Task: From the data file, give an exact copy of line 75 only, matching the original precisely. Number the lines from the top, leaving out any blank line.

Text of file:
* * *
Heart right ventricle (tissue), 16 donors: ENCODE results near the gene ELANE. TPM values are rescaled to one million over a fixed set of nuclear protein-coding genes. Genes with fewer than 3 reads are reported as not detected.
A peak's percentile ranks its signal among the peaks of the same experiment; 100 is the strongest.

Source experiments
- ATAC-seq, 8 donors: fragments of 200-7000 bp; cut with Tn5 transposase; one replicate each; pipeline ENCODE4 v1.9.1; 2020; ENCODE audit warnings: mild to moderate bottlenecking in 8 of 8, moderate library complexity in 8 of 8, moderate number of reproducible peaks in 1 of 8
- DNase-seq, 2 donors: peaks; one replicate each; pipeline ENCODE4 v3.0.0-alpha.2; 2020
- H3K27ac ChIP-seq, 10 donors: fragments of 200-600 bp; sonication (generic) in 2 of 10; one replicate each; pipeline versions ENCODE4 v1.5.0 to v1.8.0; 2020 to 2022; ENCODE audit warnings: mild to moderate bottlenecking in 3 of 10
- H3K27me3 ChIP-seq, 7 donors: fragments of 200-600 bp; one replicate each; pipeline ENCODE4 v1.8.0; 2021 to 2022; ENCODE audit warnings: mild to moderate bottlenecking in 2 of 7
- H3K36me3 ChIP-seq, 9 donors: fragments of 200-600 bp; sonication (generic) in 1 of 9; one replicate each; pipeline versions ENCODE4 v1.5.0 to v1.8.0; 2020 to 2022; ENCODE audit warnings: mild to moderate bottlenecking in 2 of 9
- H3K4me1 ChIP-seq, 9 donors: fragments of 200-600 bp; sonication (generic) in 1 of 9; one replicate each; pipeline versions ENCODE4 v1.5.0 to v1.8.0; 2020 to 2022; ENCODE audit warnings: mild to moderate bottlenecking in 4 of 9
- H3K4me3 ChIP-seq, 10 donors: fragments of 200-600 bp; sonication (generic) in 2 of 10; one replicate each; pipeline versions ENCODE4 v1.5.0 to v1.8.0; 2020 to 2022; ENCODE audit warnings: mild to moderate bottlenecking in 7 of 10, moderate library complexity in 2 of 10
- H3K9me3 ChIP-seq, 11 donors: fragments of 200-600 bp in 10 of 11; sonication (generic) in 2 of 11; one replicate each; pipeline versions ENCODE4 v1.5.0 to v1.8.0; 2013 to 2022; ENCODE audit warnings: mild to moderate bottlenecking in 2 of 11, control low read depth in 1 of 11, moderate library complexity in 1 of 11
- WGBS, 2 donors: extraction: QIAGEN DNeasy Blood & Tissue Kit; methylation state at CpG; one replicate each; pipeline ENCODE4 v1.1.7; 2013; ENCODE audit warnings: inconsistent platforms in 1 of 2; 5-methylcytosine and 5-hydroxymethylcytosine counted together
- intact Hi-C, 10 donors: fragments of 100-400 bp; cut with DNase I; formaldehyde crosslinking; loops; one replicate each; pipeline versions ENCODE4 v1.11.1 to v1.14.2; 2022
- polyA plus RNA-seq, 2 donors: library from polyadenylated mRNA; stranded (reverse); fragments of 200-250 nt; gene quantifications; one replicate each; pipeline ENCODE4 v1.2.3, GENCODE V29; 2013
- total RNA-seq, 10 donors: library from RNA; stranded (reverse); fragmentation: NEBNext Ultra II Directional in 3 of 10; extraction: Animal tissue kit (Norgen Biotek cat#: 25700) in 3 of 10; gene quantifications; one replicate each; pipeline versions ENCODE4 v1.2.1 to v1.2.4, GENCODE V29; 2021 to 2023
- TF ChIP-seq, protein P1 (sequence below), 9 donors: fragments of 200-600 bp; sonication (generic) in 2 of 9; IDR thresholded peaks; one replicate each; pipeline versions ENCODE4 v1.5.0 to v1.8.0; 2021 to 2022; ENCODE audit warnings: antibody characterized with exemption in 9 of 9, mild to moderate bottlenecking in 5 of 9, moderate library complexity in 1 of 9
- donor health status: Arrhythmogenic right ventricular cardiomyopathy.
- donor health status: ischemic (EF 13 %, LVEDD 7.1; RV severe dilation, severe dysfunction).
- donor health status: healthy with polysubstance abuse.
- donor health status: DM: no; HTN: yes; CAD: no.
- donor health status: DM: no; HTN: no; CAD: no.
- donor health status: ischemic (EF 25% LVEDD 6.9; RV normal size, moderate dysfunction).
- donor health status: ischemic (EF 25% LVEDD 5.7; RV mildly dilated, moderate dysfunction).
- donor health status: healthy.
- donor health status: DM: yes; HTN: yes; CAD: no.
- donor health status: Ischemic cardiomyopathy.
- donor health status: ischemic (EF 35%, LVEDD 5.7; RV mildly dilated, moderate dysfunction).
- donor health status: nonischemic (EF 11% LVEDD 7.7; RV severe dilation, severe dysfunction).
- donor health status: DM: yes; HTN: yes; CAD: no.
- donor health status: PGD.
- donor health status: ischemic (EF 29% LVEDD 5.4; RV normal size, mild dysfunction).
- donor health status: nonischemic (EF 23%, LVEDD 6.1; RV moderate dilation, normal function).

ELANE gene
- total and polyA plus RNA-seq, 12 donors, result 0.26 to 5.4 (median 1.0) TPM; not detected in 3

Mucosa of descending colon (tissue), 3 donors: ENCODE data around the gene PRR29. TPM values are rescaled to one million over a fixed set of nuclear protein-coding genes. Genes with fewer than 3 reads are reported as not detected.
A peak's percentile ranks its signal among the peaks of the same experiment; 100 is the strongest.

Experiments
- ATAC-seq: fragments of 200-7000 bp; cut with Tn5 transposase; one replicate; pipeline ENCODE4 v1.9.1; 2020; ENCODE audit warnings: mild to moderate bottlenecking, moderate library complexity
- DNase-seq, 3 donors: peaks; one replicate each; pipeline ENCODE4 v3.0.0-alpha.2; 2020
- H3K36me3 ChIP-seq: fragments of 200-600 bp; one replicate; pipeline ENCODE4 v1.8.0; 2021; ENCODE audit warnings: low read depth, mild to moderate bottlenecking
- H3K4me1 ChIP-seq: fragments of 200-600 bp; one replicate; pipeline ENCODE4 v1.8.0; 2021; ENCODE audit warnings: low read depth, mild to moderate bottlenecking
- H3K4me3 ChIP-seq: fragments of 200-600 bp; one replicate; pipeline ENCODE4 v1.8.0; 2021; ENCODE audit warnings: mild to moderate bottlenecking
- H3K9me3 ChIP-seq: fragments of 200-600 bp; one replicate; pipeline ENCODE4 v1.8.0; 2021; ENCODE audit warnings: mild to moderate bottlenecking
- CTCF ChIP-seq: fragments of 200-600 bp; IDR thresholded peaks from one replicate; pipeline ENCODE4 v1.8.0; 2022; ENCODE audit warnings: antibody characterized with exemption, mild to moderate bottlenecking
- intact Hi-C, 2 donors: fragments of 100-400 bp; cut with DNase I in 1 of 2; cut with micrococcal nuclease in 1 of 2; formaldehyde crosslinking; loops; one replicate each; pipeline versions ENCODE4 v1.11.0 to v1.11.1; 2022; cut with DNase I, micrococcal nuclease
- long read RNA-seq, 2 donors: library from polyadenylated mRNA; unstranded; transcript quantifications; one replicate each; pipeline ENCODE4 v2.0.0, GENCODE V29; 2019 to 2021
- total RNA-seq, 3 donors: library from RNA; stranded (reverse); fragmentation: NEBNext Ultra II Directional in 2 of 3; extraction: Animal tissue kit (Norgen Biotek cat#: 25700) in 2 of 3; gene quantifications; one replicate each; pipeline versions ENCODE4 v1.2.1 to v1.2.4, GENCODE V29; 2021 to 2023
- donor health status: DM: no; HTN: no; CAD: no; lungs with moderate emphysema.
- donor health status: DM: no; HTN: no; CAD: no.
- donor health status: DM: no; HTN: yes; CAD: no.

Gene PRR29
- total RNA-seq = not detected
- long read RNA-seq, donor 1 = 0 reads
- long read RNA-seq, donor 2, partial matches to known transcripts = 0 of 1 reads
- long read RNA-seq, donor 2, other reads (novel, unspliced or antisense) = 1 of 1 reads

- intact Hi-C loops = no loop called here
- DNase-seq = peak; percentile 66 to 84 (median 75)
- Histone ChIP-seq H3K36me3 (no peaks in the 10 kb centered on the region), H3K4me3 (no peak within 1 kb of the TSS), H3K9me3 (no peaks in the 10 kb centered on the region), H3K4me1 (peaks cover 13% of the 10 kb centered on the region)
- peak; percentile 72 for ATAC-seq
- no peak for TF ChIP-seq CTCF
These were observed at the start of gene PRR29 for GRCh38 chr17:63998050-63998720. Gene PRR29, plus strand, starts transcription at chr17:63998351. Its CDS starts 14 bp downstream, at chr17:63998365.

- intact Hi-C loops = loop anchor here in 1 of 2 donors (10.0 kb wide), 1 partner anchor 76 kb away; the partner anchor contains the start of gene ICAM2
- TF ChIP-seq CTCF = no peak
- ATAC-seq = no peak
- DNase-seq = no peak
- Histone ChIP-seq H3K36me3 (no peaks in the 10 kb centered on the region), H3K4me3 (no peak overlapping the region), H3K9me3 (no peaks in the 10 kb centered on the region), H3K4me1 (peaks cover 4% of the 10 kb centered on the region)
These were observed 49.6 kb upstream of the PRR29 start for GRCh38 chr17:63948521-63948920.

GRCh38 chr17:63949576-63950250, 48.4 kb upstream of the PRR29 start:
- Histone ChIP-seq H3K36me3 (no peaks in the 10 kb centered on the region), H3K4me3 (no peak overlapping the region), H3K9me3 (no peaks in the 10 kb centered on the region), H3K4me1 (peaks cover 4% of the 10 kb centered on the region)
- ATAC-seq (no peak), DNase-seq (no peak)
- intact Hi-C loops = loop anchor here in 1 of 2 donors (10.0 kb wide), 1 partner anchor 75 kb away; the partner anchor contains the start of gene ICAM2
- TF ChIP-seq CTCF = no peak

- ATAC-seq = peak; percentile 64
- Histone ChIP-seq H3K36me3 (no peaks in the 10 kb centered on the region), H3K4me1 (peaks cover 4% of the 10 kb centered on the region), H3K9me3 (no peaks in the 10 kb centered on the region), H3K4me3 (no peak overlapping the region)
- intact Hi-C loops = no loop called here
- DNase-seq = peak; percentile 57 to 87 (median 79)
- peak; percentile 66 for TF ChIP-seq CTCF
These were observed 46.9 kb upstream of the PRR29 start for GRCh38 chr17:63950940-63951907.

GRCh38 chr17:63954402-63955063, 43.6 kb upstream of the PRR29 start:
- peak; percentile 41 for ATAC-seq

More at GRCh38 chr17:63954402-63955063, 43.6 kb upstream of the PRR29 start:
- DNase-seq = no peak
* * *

- intact Hi-C loops = no loop called here